Photo - le huf

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Iran-Saudi Arabia Rivalry May Be Set To Ease, Or Get Much Worse

The Saudis may be awaiting the outcome of Iran's nuclear talks with the West, to see whether Tehran will moderate its regional policies, or lash out like never before.

Military parade in Tehran, Iran, on Oct. 3


LONDON — The Iranian Foreign Ministry spokesman Saeed Khatibzadeh said earlier this month that Iranian and Saudi negotiators had so far had four rounds of "continuous" talks, though both sides had agreed to keep them private. The talks are to ease fraught relations between Iran's radical Shia regime and the Saudi kingdom, a key Western ally in the Middle East.

Iran's Foreign Minister Hossein Amirabdollahian has said that the talks were going in the right direction, while an Iranian trade official was recently hopeful these might even allow trade opportunities for Iranian businessmen in Saudi Arabia. As the broadcaster France 24 observed separately, it will take more than positive signals to heal a five-year-rift and decades of mutual suspicions.

Agence France-Presse news agency, meanwhile, has cited an unnamed French diplomat as saying that Saudi Arabia wants to end its costly discord with Tehran. The sides may already have agreed to reopen consular offices. For Saudi Arabia, the costs include its war on Iran-backed Houthis rebels fighting an UN-recognized government in next-door Yemen.

The role of the nuclear pact

Bilateral relations were severed in January 2016, after regime militiamen stormed the Saudi embassy in Tehran. Amirabdollahian was then the deputy foreign minister for Arab affairs. In 2019, he told the website Iranian Diplomacy that Saudi Arabia had taken measures vis-a-vis Iran's nuclear pact with the world powers.

It's unlikely Ali Khamenei will tolerate the Saudi kingdom's rising power in the region.

He said "the Saudis' insane conduct toward [the pact] led them to conclude that they must prevent [its implementation] in a peaceful environment ... I think the Saudis are quite deluded, and their delusion consists in thinking that Trump is an opportunity for them to place themselves on the path of conflict with the Islamic Republic while relying on Trump." He meant the administration led by the U.S. President Donald J.Trump, which was hostile to Iran's regime. This, he said, "is not how we view Saudi Arabia. I think Yemen should have been a big lesson for the Saudis."

The minister was effectively admitting the Houthis were the Islamic Republic's tool for getting back at Saudi Arabia.

Yet in the past two years, both sides have taken steps to improve relations, without firm results as yet. Nor is the situation likely to change this time.

Photo of Iranian Supreme Leader Ali Khamenei in 2020

Iranian Supreme Leader Ali Khamenei in 2020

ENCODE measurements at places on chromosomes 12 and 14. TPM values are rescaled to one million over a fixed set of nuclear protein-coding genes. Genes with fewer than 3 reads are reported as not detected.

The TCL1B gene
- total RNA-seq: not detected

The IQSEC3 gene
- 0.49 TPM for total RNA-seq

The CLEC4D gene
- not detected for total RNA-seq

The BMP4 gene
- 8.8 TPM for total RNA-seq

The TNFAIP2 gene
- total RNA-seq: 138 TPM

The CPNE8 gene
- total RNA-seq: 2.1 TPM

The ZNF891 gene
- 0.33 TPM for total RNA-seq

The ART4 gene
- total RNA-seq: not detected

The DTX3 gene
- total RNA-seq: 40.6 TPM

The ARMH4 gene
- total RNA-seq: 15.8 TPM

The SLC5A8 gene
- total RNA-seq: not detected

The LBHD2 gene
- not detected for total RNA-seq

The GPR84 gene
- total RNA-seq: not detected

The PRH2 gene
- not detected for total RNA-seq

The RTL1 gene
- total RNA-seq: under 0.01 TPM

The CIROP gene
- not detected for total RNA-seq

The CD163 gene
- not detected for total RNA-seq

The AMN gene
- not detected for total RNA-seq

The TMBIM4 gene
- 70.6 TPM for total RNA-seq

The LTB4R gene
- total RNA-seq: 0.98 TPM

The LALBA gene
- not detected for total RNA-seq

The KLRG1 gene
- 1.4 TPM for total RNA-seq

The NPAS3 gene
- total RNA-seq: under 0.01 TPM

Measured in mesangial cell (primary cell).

Riyadh's warming relations with Israel

Iran's former ambassador in Lebanon, Ahmad Dastmalchian, told the ILNA news agency in Tehran that Saudi Arabia is doing Israel's bidding in the region, and has "entrusted its national security, and life and death to Tel Aviv." Riyadh, he said, had been financing a good many "security and political projects in the region," or acting as a "logistical supplier."

The United States, said Dastmalchian, has "in turn tried to provide intelligence and security backing, while Israel has simply followed its own interests in all this."

Furthermore, it seems unlikely Iran's Supreme Leader Ali Khamenei will tolerate, even in this weak period of his leadership, the kingdom's rising power in the region and beyond, and especially its financial clout. He is usually disparaging when he speaks of Riyadh's princely rulers. In 2017, he compared them to "dairy cows," saying, "the idiots think that by giving money and aid, they can attract the goodwill of Islam's enemies."

Iranian regime officials are hopeful of moving toward better diplomatic ties and a reopening of embassies. Yet the balance of power between the sides began to change in Riyadh's favor years ago. For the kingdom's power has shifted from relying mostly on arms, to economic and political clout. The countries might have had peaceful relations before in considerably quieter, and more equitable, conditions than today's acute clash of interests.

If nuclear talks break down, Iran's regime may become more aggressive.

Beyond this, the Abraham Accord or reconciliation of Arab states and Israel has been possible thanks to the green light that the Saudis gave their regional partners, and it is a considerable political and ideological defeat for the Islamic Republic.

Assuming all Houthis follow Tehran's instructions — and they may not — improved ties may curb attacks on Saudi interests and aid its economy. Tehran will also benefit from no longer having to support them. Unlike Iran's regime, the Saudis are not pressed for cash or resources and could even offer the Houthis a better deal. Presently, they may consider it more convenient to keep the softer approach toward Tehran.

For if nuclear talks with the West break down, Iran's regime may become more aggressive, and as experience has shown, tensions often prompt a renewal of missile or drone attacks on the Saudis, on tankers and on foreign shipping. Riyadh must have a way of keeping the Tehran regime quiet, in a distinctly unquiet time.